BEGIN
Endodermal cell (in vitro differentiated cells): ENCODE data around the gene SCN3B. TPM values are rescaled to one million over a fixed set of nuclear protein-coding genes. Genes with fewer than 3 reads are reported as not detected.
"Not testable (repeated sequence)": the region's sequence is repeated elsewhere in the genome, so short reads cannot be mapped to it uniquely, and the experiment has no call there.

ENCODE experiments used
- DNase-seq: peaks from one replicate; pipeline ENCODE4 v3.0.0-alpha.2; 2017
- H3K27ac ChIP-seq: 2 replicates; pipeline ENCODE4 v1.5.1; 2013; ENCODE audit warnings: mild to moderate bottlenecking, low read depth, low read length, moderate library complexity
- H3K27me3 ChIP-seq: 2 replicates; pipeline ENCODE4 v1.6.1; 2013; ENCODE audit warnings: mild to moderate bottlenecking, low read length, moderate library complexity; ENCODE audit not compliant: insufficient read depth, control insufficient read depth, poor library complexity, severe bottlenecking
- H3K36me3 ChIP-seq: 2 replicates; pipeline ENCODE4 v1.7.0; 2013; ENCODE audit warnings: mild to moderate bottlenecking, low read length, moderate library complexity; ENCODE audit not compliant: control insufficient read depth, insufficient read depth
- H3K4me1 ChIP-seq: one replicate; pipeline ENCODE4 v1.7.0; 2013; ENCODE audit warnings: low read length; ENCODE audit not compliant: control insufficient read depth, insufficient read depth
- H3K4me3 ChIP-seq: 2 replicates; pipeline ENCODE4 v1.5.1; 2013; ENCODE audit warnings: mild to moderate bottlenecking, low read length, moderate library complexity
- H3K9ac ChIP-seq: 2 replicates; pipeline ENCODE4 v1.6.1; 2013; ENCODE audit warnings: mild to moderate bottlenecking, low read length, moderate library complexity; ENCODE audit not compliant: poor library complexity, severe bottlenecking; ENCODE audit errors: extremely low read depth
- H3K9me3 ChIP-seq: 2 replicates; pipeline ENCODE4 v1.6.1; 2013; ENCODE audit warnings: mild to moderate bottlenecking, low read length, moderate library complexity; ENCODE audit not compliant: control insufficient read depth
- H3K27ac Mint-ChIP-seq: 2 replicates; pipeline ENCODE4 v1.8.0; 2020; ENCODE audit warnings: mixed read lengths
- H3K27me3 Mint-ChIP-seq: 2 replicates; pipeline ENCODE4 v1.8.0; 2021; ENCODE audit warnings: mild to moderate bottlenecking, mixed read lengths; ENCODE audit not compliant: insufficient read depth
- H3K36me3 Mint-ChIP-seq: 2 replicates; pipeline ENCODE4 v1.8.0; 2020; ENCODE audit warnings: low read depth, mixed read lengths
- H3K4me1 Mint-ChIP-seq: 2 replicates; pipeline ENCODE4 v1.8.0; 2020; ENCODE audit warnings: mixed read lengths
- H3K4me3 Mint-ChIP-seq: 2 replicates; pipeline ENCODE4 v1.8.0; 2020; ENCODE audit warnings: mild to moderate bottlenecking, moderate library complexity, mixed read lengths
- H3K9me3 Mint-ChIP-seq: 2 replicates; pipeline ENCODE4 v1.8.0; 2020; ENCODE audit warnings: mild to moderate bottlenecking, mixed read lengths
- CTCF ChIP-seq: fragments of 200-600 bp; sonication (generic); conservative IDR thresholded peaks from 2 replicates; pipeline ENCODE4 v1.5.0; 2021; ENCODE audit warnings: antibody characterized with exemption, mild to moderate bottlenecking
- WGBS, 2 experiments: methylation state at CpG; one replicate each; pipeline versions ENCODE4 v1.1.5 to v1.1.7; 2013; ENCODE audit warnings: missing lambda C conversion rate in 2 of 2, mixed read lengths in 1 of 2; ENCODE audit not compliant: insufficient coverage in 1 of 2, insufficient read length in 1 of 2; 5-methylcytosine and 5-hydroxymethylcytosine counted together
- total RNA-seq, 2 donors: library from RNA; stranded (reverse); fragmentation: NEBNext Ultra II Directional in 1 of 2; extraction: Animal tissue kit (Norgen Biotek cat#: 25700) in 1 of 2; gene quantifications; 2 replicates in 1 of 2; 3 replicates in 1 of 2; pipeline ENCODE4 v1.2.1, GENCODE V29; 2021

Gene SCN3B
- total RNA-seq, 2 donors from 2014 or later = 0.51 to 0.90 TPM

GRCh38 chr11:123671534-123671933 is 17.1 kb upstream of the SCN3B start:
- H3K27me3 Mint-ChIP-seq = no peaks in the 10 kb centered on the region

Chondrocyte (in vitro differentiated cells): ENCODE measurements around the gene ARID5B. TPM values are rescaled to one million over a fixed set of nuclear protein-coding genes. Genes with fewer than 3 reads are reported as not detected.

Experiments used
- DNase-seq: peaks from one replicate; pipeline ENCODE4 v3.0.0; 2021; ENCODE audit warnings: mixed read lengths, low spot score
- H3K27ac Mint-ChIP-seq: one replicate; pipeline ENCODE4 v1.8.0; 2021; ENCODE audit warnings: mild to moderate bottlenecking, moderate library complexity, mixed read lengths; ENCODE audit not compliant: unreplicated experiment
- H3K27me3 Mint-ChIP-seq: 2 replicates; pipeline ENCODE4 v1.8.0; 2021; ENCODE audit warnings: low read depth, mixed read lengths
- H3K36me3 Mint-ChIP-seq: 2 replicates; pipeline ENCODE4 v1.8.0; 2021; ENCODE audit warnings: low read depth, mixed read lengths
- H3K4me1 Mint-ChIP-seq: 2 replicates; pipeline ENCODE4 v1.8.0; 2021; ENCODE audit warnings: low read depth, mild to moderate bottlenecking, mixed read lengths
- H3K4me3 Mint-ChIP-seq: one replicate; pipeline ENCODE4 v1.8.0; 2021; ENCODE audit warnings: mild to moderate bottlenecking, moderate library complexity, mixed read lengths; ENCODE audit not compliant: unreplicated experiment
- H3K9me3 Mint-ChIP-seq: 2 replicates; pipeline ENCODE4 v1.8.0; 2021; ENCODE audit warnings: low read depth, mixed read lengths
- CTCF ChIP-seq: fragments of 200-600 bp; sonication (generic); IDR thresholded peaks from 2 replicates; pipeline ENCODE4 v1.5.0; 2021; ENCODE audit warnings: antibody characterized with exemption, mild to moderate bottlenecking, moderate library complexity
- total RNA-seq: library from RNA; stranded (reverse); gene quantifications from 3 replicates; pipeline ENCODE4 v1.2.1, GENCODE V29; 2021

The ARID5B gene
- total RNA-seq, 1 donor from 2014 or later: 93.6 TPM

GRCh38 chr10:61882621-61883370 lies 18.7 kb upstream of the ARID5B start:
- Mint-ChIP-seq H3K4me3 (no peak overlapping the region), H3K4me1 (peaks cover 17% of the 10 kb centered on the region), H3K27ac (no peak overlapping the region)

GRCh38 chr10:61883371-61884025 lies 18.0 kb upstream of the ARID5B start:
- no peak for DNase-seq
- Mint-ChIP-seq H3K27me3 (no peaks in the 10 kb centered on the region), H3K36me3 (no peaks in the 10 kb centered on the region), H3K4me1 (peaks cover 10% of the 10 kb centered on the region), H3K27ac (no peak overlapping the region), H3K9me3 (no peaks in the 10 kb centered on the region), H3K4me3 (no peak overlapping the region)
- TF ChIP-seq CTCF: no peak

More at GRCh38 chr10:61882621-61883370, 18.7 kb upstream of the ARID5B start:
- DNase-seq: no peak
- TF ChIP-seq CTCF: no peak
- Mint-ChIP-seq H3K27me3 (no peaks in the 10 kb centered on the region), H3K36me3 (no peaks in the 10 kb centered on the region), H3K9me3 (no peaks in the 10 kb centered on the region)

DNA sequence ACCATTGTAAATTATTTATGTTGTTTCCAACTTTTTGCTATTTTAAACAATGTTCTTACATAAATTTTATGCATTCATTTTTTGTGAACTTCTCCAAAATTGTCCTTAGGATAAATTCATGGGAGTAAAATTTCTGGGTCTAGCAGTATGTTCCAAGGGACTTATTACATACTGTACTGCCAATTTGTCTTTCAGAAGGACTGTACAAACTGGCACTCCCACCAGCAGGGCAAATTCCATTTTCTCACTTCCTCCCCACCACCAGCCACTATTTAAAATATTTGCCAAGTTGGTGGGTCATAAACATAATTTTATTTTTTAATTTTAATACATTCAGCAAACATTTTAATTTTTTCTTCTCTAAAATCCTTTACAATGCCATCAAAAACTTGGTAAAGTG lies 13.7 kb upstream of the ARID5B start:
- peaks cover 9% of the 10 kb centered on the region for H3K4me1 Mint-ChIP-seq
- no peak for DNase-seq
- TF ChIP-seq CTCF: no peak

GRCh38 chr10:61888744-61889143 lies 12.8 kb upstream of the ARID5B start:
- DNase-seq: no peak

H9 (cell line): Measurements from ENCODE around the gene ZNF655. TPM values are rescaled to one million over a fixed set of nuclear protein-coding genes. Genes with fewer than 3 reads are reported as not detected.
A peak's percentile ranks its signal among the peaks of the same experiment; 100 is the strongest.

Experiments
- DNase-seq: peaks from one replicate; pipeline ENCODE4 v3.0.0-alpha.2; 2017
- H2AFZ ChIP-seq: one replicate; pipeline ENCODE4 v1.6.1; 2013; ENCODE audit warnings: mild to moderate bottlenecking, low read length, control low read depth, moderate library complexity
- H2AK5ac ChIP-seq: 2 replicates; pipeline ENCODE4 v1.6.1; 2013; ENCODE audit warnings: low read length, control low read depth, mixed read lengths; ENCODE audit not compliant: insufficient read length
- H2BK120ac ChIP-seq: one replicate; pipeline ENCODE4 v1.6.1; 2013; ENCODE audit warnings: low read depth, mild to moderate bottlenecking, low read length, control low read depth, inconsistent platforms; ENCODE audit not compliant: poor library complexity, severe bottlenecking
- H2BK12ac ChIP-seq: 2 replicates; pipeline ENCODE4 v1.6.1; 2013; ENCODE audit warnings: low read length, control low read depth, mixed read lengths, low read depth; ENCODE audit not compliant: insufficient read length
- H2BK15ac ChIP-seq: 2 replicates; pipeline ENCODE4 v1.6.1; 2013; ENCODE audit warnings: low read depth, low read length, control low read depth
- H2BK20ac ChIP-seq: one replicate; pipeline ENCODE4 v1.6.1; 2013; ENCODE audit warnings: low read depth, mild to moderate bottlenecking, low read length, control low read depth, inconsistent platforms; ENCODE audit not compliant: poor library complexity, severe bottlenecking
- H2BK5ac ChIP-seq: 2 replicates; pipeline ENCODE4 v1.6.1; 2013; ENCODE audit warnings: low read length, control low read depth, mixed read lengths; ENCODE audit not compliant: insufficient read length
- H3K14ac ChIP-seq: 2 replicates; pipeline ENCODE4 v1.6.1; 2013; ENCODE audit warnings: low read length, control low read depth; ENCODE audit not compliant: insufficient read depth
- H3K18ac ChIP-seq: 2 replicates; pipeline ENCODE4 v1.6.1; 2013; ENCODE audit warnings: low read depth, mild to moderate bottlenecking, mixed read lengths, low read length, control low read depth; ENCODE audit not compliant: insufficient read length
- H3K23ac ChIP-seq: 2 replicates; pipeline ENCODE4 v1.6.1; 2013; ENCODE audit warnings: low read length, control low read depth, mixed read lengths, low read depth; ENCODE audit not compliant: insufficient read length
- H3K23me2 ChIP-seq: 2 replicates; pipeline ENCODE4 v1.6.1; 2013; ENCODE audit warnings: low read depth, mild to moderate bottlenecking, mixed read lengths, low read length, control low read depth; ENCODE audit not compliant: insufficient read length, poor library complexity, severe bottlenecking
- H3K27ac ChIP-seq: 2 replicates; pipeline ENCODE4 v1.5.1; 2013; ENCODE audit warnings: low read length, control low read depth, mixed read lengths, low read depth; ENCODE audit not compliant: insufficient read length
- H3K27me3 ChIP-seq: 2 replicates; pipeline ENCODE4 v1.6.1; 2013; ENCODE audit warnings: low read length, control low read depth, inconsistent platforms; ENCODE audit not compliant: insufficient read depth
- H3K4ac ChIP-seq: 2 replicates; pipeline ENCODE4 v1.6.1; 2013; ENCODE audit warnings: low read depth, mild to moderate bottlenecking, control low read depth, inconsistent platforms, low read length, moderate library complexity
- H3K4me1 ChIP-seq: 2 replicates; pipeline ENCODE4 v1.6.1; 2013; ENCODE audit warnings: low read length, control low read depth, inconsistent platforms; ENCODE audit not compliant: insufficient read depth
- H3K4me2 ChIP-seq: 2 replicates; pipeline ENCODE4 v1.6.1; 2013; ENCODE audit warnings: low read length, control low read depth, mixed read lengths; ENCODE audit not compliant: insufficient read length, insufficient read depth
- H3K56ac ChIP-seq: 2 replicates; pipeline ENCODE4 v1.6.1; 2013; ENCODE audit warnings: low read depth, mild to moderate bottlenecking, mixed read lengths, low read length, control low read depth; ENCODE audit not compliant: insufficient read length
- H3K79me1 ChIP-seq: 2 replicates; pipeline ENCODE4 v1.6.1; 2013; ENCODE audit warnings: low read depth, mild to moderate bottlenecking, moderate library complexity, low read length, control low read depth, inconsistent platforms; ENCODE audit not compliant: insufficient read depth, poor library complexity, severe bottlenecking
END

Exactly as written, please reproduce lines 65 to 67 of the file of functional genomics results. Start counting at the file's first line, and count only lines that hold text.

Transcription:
- H3K14ac ChIP-seq: 2 replicates; pipeline ENCODE4 v1.6.1; 2013; ENCODE audit warnings: low read length, control low read depth; ENCODE audit not compliant: insufficient read depth
- H3K18ac ChIP-seq: 2 replicates; pipeline ENCODE4 v1.6.1; 2013; ENCODE audit warnings: low read depth, mild to moderate bottlenecking, mixed read lengths, low read length, control low read depth; ENCODE audit not compliant: insufficient read length
- H3K23ac ChIP-seq: 2 replicates; pipeline ENCODE4 v1.6.1; 2013; ENCODE audit warnings: low read length, control low read depth, mixed read lengths, low read depth; ENCODE audit not compliant: insufficient read length